Sitting along the riverbank in Leavenworth, Kansas, is a small museum that will let you peep backwards at childhoods spent at county fairs and carnivals. Step inside, and you’ll find a charming display of old carousels waiting to be ridden.
The museum is named after Charles Wallace (C.W.) Parker, who built some of the very first “Carry-Us-Alls” in North America, was brilliant at his craft, and quite a marketer too. Once he got the hang of putting together beautiful and whimsical mechanical merry-go-rounds, he figured out how to manufacture them on a much larger scale.
Hiring teams of master carvers to create and paint his animals, Parker put together a fantastic combination of visual and audio art, then put his creations on a motorized wheel that still delights children and adults alike to this day.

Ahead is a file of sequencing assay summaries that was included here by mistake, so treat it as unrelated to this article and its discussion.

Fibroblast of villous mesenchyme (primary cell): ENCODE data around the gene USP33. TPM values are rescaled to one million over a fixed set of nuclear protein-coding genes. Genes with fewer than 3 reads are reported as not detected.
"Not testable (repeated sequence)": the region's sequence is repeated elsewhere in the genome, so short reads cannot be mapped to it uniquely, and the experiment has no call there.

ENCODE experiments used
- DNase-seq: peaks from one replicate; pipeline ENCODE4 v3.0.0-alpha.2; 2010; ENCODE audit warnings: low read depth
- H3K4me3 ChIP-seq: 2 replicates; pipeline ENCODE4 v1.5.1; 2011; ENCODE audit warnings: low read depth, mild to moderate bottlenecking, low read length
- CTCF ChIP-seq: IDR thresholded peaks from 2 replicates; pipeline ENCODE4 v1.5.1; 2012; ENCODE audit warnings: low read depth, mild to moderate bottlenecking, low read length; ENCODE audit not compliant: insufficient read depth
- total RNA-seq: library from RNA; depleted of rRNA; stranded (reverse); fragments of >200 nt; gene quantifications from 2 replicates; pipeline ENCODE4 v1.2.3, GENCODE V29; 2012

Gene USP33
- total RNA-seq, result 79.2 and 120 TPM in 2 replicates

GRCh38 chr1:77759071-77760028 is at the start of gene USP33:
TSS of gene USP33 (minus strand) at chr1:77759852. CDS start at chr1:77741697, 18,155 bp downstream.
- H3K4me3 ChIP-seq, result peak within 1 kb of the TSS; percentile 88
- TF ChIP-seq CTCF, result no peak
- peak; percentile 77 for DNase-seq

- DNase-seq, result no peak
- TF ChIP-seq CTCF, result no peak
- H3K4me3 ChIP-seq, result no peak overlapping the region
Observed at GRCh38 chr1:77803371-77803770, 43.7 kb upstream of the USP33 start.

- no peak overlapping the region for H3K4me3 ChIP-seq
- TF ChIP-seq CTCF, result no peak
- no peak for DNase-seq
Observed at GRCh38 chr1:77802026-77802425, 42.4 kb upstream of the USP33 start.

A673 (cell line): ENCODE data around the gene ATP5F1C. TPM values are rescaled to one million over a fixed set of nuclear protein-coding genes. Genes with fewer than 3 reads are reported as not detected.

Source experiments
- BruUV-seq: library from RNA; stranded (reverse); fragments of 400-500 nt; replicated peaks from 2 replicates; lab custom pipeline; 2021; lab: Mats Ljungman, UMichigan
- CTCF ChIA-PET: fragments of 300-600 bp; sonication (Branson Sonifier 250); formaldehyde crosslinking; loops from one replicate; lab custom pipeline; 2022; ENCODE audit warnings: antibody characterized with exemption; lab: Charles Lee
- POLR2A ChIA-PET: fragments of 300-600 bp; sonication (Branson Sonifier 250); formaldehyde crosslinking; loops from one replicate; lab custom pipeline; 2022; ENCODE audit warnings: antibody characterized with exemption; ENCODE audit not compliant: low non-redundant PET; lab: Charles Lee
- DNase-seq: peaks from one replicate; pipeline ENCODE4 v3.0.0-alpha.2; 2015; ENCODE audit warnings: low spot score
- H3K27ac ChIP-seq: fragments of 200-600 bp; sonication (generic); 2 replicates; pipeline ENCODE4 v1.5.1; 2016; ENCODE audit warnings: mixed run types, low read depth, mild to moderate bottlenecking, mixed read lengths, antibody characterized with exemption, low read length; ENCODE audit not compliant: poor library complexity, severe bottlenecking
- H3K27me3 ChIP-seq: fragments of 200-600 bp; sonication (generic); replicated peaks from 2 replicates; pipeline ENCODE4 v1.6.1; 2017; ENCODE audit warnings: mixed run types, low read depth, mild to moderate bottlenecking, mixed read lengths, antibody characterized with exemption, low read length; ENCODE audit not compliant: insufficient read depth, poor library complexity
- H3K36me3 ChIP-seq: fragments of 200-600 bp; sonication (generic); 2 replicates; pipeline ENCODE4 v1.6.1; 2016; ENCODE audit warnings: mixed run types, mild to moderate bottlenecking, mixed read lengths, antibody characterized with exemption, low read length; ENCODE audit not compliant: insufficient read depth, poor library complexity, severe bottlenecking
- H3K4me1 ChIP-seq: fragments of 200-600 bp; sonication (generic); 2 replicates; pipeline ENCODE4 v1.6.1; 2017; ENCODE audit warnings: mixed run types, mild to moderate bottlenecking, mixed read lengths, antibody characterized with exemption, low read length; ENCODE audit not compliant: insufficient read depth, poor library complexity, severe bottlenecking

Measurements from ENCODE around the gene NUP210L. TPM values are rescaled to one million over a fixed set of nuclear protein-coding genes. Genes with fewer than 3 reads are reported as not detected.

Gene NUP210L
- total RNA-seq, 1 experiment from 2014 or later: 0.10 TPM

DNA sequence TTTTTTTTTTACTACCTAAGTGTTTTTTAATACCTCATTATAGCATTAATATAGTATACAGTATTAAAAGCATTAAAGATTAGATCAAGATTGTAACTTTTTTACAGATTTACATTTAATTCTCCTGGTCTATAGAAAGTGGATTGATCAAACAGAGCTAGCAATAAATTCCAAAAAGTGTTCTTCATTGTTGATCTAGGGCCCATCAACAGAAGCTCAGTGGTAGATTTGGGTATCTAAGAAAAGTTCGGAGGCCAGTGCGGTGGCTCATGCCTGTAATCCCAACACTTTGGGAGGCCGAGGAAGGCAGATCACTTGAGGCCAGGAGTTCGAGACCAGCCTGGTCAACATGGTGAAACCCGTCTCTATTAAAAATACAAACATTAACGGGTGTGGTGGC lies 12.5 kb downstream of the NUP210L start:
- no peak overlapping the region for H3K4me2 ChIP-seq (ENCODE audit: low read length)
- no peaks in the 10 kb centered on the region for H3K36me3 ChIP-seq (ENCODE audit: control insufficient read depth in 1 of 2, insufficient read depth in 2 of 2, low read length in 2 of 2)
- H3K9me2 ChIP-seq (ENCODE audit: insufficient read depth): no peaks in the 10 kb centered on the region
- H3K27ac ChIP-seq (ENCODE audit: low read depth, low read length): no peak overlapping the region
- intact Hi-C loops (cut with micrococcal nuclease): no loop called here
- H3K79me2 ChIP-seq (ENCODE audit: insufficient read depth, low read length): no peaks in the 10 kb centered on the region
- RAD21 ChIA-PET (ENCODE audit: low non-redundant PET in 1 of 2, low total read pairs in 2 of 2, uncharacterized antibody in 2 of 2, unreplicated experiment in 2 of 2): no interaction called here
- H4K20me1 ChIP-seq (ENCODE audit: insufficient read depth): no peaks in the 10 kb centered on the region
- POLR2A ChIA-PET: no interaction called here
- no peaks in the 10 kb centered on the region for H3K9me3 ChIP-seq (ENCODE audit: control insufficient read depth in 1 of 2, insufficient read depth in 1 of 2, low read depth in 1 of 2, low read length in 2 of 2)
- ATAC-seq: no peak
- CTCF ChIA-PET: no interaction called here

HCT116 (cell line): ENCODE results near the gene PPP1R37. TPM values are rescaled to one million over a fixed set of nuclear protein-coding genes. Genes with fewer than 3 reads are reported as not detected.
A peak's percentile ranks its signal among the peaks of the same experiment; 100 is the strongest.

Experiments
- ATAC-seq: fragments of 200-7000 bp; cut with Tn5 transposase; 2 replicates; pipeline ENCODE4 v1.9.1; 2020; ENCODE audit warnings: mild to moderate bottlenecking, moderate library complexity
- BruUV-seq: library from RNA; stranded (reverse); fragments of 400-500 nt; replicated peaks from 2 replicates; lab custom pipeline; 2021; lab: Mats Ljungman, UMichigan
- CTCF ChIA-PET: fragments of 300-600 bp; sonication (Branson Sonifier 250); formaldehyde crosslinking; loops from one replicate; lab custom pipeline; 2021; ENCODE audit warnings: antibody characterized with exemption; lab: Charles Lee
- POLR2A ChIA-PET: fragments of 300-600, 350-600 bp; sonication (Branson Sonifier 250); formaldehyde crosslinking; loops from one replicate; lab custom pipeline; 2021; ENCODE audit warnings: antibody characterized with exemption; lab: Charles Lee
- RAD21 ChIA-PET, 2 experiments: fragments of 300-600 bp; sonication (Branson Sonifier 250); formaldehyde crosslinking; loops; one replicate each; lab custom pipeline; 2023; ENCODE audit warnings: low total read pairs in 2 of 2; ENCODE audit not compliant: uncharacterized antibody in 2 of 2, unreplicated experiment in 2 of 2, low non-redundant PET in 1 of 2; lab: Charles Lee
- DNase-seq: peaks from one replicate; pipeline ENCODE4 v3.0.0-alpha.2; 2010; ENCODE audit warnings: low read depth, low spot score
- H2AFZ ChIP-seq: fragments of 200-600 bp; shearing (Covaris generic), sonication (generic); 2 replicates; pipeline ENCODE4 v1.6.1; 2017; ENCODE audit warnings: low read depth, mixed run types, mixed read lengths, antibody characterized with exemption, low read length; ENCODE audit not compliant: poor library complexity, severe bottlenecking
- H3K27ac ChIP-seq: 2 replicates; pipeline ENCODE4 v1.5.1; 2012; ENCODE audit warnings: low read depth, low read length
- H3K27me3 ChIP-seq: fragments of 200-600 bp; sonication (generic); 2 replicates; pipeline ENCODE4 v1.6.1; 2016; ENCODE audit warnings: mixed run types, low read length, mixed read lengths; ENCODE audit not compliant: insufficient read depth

Enter the museum that’s named after him, and you’ll spot various operational carousels—you can even take a ride on one that’s over 100 years old! There’s one from 1913, one built by Parker’s son, and even a carousel built sometime between the 1850s and 1860s. You’ll also be able to view Parker’s cylinder piano, a hand-cranked musical instrument that can play 10 different tunes.